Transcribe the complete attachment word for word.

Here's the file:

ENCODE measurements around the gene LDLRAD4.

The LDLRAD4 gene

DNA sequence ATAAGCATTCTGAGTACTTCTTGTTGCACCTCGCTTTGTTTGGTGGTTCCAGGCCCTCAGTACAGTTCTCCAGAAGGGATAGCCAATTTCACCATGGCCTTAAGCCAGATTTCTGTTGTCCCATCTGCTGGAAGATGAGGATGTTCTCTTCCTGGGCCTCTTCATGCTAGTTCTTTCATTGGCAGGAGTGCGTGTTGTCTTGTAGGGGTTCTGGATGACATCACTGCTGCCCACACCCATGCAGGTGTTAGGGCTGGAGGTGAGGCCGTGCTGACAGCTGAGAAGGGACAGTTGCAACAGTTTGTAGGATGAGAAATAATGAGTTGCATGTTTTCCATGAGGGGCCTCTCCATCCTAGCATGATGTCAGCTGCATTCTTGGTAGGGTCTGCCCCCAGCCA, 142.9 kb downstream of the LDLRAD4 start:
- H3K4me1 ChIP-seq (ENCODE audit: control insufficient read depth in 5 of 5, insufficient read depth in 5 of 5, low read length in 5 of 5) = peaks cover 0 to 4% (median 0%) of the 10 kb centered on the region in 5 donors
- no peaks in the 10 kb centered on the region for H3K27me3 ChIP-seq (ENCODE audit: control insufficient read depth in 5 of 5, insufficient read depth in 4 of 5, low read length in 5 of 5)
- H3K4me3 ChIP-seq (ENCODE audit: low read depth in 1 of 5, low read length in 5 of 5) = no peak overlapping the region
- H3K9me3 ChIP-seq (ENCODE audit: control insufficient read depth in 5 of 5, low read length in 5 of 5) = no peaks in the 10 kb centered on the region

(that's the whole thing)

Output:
ENCODE measurements around the gene LDLRAD4.

The LDLRAD4 gene

DNA sequence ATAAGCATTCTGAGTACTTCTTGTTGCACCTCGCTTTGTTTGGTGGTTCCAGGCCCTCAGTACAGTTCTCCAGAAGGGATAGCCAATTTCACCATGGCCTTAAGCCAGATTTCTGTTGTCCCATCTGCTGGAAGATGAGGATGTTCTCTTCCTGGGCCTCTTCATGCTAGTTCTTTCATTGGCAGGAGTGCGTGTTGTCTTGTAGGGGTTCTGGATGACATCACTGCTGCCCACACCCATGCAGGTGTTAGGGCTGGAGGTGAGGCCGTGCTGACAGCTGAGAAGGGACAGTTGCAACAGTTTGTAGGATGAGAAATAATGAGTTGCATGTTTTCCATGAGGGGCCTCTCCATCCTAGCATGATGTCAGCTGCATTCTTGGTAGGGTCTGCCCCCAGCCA, 142.9 kb downstream of the LDLRAD4 start:
- H3K4me1 ChIP-seq (ENCODE audit: control insufficient read depth in 5 of 5, insufficient read depth in 5 of 5, low read length in 5 of 5) = peaks cover 0 to 4% (median 0%) of the 10 kb centered on the region in 5 donors
- no peaks in the 10 kb centered on the region for H3K27me3 ChIP-seq (ENCODE audit: control insufficient read depth in 5 of 5, insufficient read depth in 4 of 5, low read length in 5 of 5)
- H3K4me3 ChIP-seq (ENCODE audit: low read depth in 1 of 5, low read length in 5 of 5) = no peak overlapping the region
- H3K9me3 ChIP-seq (ENCODE audit: control insufficient read depth in 5 of 5, low read length in 5 of 5) = no peaks in the 10 kb centered on the region